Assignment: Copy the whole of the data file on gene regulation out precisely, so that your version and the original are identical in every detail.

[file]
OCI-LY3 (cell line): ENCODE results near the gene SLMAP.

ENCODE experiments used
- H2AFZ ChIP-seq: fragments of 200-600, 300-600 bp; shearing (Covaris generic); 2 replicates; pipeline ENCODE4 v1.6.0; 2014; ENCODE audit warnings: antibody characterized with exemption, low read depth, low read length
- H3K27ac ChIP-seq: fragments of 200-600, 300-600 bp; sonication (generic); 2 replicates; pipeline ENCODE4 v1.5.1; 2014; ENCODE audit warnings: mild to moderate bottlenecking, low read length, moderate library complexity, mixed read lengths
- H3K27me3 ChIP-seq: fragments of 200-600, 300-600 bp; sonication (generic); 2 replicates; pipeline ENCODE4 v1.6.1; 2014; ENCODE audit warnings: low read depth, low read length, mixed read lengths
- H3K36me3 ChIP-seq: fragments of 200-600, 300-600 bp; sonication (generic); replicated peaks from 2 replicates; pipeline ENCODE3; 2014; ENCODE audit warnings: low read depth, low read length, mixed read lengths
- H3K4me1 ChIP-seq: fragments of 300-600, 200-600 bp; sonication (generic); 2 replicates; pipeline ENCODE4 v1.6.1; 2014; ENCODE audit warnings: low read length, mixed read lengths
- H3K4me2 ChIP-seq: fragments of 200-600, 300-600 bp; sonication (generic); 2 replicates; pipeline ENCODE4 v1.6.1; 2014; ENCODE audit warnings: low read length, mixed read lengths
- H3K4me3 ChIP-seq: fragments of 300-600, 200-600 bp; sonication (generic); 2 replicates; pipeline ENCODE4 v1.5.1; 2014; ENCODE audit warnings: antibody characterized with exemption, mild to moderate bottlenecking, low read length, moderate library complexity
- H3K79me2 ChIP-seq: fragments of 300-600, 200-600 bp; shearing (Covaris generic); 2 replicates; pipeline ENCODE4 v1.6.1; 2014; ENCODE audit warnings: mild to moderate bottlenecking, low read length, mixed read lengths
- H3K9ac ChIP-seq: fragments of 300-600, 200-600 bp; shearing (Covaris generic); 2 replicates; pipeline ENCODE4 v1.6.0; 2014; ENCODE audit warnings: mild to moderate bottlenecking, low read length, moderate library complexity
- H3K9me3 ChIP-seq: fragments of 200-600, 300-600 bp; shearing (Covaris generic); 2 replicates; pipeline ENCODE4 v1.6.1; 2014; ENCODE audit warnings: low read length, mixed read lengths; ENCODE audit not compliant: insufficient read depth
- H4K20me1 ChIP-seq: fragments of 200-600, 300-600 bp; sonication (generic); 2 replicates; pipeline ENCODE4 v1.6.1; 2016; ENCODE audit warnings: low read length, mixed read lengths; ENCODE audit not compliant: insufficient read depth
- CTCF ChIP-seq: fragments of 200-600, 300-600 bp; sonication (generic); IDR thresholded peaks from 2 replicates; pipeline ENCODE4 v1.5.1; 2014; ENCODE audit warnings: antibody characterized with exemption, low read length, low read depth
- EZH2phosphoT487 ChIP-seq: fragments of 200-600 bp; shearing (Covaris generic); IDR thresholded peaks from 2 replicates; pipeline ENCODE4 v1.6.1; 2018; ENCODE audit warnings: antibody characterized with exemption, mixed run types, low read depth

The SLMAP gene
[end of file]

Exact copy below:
OCI-LY3 (cell line): ENCODE results near the gene SLMAP.

ENCODE experiments used
- H2AFZ ChIP-seq: fragments of 200-600, 300-600 bp; shearing (Covaris generic); 2 replicates; pipeline ENCODE4 v1.6.0; 2014; ENCODE audit warnings: antibody characterized with exemption, low read depth, low read length
- H3K27ac ChIP-seq: fragments of 200-600, 300-600 bp; sonication (generic); 2 replicates; pipeline ENCODE4 v1.5.1; 2014; ENCODE audit warnings: mild to moderate bottlenecking, low read length, moderate library complexity, mixed read lengths
- H3K27me3 ChIP-seq: fragments of 200-600, 300-600 bp; sonication (generic); 2 replicates; pipeline ENCODE4 v1.6.1; 2014; ENCODE audit warnings: low read depth, low read length, mixed read lengths
- H3K36me3 ChIP-seq: fragments of 200-600, 300-600 bp; sonication (generic); replicated peaks from 2 replicates; pipeline ENCODE3; 2014; ENCODE audit warnings: low read depth, low read length, mixed read lengths
- H3K4me1 ChIP-seq: fragments of 300-600, 200-600 bp; sonication (generic); 2 replicates; pipeline ENCODE4 v1.6.1; 2014; ENCODE audit warnings: low read length, mixed read lengths
- H3K4me2 ChIP-seq: fragments of 200-600, 300-600 bp; sonication (generic); 2 replicates; pipeline ENCODE4 v1.6.1; 2014; ENCODE audit warnings: low read length, mixed read lengths
- H3K4me3 ChIP-seq: fragments of 300-600, 200-600 bp; sonication (generic); 2 replicates; pipeline ENCODE4 v1.5.1; 2014; ENCODE audit warnings: antibody characterized with exemption, mild to moderate bottlenecking, low read length, moderate library complexity
- H3K79me2 ChIP-seq: fragments of 300-600, 200-600 bp; shearing (Covaris generic); 2 replicates; pipeline ENCODE4 v1.6.1; 2014; ENCODE audit warnings: mild to moderate bottlenecking, low read length, mixed read lengths
- H3K9ac ChIP-seq: fragments of 300-600, 200-600 bp; shearing (Covaris generic); 2 replicates; pipeline ENCODE4 v1.6.0; 2014; ENCODE audit warnings: mild to moderate bottlenecking, low read length, moderate library complexity
- H3K9me3 ChIP-seq: fragments of 200-600, 300-600 bp; shearing (Covaris generic); 2 replicates; pipeline ENCODE4 v1.6.1; 2014; ENCODE audit warnings: low read length, mixed read lengths; ENCODE audit not compliant: insufficient read depth
- H4K20me1 ChIP-seq: fragments of 200-600, 300-600 bp; sonication (generic); 2 replicates; pipeline ENCODE4 v1.6.1; 2016; ENCODE audit warnings: low read length, mixed read lengths; ENCODE audit not compliant: insufficient read depth
- CTCF ChIP-seq: fragments of 200-600, 300-600 bp; sonication (generic); IDR thresholded peaks from 2 replicates; pipeline ENCODE4 v1.5.1; 2014; ENCODE audit warnings: antibody characterized with exemption, low read length, low read depth
- EZH2phosphoT487 ChIP-seq: fragments of 200-600 bp; shearing (Covaris generic); IDR thresholded peaks from 2 replicates; pipeline ENCODE4 v1.6.1; 2018; ENCODE audit warnings: antibody characterized with exemption, mixed run types, low read depth

The SLMAP gene